To make an eviction complete and legal here, everything belonging to the tenant, and every live creature must be taken out of the house. A cat may save a house as a cat may save a derelict ship. Then the Sheriff must "walk" over the whole holding. All this takes time. There was an unobtrusive search for arms too going on all the time. Three ramrods were found hidden in a straw-bed—two of which showed signs of recent use. But the guns had vanished. An officer told me that not long ago two revolvers were found in a corner of the thatch of a house; but the cartridges for them were only some time afterwards discovered neatly packed away in the top of a bedroom wall. It is not the ownership of these arms, it is the careful concealment of them which indicates sinister intent. One of the constables brought out three "Moonlighters' swords" found hidden away in the house. One of these Colonel Turner showed me. It was a reversal of the Scriptural injunction, being a ploughshare beaten into a weapon, and a very nasty weapon of offence, one end of it sharpened for an ugly thrust, the other fashioned into quite a fair grip. While I was examining this trophy there was a stir, and presently two of the gentlemen who had passed us on Mr. Shee's car came rather suddenly out of the house in company with two or three constables.

They were representatives, they said, of the Press, and as such desired to be allowed to remain. Colonel Turner replied that this could not be, and, in fact, no one had been suffered to enter the house except the law-officers, the agent, and the constables. So the representatives of the Press were obliged to pass outside of the lines, one of the constables declaring that they had got into the house through a hole in the back wall!

Shortly after this incident there arose a considerable noise of groaning and shouting from the hill-side beyond the highway, and presently a number of people, women and children predominating, appeared coming down towards the precincts of the house. They were following a person in a clerical dress, who proved to be Father Quilter, the parish priest, who had denounced his people to Colonel Turner as "poor slaves" of the League! A colloquy followed between Father Quilter and the policemen of the cordon. This was brought to a close by Mr. Roche, the resident magistrate, who went forward, and finding that Father Quilter wished to pass the cordon, politely but firmly informed him that this could not be done. "Not if I am the bearer of a telegram for the lawyer?" asked Father Quilter, in a loud and not entirely amiable tone. "Not on any terms whatever," responded the magistrate. Father Quilter still maintaining his ground, the women crowded in around and behind him, the men bringing up the rear at a respectable distance, and the small boys shouting loudly. For a moment faint hopes arose within me that I was about to witness one of the .exciting scenes of which I have more than once read. But only for a moment. The magistrate ordered the police to advance. As they drew near the wall with an evident intention of going over it into the highway, Father Quilter and the women fell back, the boys and men retreated up the opposite hill, and the brief battle of Glenbehy was over.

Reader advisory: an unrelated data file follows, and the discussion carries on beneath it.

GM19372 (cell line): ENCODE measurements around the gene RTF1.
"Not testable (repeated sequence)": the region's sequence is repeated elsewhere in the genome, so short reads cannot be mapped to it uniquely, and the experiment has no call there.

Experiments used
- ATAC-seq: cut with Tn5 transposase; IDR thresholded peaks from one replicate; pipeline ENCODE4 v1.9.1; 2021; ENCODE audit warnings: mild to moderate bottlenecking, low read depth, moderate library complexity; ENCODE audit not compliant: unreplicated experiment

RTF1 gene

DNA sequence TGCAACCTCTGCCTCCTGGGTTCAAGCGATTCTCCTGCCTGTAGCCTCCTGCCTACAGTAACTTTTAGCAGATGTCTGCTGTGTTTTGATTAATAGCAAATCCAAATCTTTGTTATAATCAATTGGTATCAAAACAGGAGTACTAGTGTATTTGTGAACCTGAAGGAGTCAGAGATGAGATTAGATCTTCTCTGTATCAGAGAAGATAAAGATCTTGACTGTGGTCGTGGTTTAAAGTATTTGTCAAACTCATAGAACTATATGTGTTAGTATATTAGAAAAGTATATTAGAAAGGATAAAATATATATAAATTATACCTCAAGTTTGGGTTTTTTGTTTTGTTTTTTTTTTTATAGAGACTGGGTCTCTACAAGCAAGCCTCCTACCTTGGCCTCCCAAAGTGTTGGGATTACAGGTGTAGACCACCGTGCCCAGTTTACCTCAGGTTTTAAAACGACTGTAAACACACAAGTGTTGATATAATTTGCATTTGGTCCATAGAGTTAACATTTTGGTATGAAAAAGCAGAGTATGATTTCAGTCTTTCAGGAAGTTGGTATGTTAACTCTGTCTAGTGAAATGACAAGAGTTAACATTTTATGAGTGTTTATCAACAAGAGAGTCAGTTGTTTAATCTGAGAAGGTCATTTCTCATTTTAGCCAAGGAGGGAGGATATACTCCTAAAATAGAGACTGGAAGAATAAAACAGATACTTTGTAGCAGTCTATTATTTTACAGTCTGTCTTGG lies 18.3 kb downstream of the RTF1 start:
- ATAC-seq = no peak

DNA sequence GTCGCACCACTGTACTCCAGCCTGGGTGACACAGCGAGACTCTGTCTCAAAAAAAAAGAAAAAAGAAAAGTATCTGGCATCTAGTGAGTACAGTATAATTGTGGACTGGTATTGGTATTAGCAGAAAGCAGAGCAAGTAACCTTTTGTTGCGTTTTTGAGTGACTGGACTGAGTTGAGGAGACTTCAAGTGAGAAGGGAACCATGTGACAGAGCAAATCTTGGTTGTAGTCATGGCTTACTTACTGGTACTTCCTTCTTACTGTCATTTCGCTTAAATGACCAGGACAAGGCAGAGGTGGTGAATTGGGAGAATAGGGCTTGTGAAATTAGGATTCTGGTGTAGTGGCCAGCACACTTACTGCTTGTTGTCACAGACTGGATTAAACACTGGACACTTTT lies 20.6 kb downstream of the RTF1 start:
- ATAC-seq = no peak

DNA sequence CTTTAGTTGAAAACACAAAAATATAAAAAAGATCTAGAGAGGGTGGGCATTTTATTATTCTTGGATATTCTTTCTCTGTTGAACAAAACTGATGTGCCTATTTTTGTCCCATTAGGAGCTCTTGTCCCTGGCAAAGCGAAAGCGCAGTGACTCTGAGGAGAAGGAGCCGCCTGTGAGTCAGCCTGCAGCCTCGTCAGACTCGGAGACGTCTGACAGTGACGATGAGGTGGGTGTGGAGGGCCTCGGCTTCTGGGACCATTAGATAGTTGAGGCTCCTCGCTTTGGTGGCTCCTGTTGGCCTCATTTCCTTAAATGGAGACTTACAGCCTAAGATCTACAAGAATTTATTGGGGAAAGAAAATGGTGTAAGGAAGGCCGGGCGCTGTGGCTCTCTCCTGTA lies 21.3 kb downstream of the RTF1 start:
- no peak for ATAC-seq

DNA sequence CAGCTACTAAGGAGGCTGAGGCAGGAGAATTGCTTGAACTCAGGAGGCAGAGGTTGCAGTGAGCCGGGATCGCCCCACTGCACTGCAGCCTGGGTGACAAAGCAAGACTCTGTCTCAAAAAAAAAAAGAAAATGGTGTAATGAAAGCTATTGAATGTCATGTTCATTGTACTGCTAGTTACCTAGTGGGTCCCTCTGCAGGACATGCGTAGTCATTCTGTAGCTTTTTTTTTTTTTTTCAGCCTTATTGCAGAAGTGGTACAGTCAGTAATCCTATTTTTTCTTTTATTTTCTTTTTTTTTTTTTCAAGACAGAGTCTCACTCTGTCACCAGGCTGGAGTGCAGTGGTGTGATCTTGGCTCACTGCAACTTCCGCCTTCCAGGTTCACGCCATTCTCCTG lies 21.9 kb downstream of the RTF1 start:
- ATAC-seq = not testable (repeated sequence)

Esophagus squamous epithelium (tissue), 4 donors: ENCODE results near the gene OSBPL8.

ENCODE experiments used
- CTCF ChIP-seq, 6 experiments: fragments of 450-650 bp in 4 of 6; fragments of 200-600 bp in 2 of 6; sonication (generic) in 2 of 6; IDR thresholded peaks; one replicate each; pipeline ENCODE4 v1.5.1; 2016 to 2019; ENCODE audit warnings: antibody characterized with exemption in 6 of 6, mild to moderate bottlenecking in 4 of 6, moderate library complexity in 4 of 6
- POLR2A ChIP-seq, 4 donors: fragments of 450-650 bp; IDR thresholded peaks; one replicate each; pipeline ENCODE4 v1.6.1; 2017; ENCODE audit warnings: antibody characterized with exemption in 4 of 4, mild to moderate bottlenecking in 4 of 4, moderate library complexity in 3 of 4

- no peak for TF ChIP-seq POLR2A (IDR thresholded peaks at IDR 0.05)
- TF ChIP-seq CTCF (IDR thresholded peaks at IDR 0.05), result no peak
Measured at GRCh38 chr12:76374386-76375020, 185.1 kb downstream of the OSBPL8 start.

A small messenger bearing a telegram then emerged from the crowd, and showing his telegram, was permitted to pass. Father Quilter, in a loud voice, commented upon this, crying out, "See now your consistency! You said no one should pass, and you let the messenger come in!" To this sally no reply was returned. After a little the priest, followed by most of the people, went up the hill to the holding of another tenant, and there, as the police came in and reported, held a meeting. From time to time cries were heard in the distance, and ever and anon the blast of a horn came from some outlying hill.